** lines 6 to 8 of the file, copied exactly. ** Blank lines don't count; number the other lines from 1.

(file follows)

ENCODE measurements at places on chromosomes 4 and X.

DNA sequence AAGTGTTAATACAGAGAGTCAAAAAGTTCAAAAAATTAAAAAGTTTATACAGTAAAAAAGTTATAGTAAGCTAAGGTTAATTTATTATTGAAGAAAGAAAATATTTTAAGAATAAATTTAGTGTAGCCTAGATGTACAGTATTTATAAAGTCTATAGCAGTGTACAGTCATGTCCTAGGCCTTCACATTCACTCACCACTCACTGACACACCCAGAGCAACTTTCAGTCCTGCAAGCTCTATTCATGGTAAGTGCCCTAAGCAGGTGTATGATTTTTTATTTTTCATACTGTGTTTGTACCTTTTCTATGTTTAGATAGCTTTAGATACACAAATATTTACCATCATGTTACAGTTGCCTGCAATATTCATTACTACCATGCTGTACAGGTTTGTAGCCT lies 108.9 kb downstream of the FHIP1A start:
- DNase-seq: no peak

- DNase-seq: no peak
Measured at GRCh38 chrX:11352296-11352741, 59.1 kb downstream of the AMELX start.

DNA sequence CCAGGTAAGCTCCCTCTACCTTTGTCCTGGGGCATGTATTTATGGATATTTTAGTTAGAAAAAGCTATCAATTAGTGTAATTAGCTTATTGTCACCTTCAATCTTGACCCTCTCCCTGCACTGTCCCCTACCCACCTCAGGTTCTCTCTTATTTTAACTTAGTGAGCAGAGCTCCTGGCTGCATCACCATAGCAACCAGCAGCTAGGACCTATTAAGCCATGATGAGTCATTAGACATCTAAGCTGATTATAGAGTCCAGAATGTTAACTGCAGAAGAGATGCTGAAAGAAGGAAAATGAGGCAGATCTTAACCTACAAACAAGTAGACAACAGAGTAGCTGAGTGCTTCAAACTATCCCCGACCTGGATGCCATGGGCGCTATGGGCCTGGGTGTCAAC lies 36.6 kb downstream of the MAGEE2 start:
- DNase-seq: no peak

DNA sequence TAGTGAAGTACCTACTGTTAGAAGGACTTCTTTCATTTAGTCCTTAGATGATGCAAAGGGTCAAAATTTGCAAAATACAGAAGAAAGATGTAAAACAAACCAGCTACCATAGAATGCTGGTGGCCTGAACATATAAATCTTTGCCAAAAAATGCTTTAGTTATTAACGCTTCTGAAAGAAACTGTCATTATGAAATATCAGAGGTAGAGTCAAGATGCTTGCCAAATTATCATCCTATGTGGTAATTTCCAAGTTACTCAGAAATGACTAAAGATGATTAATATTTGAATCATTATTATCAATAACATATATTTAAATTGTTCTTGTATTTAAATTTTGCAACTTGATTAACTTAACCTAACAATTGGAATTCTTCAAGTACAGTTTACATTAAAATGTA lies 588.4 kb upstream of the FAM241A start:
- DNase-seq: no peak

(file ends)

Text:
DNA sequence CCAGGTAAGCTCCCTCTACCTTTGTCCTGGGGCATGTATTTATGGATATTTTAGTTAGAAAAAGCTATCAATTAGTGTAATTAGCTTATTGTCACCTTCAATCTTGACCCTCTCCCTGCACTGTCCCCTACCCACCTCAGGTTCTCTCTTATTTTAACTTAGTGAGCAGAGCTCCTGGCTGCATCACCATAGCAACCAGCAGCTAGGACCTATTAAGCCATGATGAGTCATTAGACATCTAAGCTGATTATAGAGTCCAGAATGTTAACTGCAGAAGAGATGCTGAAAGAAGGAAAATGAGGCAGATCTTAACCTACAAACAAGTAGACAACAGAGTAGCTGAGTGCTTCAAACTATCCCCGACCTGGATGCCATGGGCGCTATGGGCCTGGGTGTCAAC lies 36.6 kb downstream of the MAGEE2 start:
- DNase-seq: no peak

DNA sequence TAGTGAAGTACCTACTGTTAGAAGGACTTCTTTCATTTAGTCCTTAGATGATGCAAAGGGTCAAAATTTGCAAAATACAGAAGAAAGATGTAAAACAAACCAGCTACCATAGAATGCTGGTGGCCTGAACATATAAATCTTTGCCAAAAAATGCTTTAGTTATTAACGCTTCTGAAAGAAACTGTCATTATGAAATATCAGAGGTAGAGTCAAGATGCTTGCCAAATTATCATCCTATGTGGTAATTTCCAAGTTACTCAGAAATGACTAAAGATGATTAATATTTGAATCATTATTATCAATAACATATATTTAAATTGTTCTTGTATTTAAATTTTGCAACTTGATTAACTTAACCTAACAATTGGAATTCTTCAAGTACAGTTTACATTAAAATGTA lies 588.4 kb upstream of the FAM241A start: